Maria Teresa Sierra, Chapter 2, “Interlegal, justice and rights in the northern Sierra of Puebla”, resumed research prior experience in the nahua communities of Huauchinango, on the other end of the Puebla bocasierra to deepen the study of the interlegality, fundamental key to understanding the dynamics of law in indigenous regions.

“Gender relations, Nahua women and uses of legality in the town of Cuetzalan”, Ivette Vallejo, delves into the study of the structure and practices of indigenous justice in the space of the auxiliary board of Nahua Yohualichan, municipality of Cuetzalan , Puebla, in its relationship with municipal authorities. Force ethnographic documents and forms of indigenous justice and reveals that, despite the contradictions and transformations that have influenced negatively, remains a main area used by Nahua men and women.

In Chapter 4, “Legal Practice and interlegality in the judicial district of Papantla, Veracruz”, Victoria Chenaut addresses the problem of justice and the uses of law and order among the Totonac population in the judicial district of Coyutla. The author aims to document how abstract and general principles of law come to life from the legal practices of social actors located in interlegality situations. This means that actors strategically use the right and appropriate standards and bringing into play different legal categories, filtering and invoke from their own cultural and social matrix in particular contexts.

Elisa Cruz, author of “Rules and processes in San Marcos Móctum: Expressions of Mixe rights,” offers a different perspective of the juridical approach: an approach combining the normative system of the Mixes of San Marcos Móctum, Oaxaca, and a procedural approach to document management and resolution of disputes and the uses of the law. The study reveals how the mixes of San Marcos have used legal requirements imposed by the State to build their communal statutes, draft regulations and define a set of membership rules that serve as benchmarks of what should be in the local area.

In Chapter 6, “Justice and Attorney interlegalityin an indigenous municipality of the mountains of Guerrero”, Maribel Nicasio introduces us in the municipality of Metlatónoc to document the particularities of Justice and the rule of law in a context where violence dominates structural repression of the State, and one of the highest poverty rates in the country. In this county, traditionally inhabited by Mixtec and to a lesser extent, Tlapaneco, the practice of justice is to be a central space to see how the state legal hegemony is continually confronted by normative references that disrupt the sense of judicial decisions, to the need for local authorities to resolve disputes.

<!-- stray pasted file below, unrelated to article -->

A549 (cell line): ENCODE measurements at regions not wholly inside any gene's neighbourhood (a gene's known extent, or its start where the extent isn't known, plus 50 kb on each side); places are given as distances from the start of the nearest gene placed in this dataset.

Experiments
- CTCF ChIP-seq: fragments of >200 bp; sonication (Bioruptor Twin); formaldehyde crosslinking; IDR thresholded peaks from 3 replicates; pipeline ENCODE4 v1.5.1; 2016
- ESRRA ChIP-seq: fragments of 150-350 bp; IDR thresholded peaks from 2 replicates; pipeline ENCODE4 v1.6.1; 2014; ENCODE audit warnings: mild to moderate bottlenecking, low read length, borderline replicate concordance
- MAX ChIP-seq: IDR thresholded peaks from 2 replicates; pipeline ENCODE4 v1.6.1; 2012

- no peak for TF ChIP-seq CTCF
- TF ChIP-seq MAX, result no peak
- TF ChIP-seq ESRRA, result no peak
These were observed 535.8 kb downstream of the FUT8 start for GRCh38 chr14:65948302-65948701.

In Carrying out Justice, fairness studies contribute to specific experiences and conceptualizations to the debate on human rights and indigenous women’s rights in multicultural contexts. As revealed by this study and anthropological literature, the legality of the state has penetrated and structured indigenous law interlegality generating processes and legal pluralism, and it is impossible to speak of self-contained or separate legal systems. This does not mean, however, that we can reconstruct the legal and cultural logics from which different societies construct their right reinterpret the legality of the state and renew what they consider their custom. It is clear that Mexico has a legal pluralism, and in each ethno-linguistic region is implementing its own form of social norms act of specialists and to involve the kinship and religion to resolve conflicts. The splendid efforts of the work outlined contributes much to clarify the doubts we have about ways to practice law in our multiethnic and multicultural country. However, more research is needed in the legal field to understand the new realities of contemporary Mexico interlegality.

Alejandro González Villaruel, Museo Nacional de Antropología, INAH.
Translation by Carmen Martí Cotarelo.

Los comentarios están cerrados.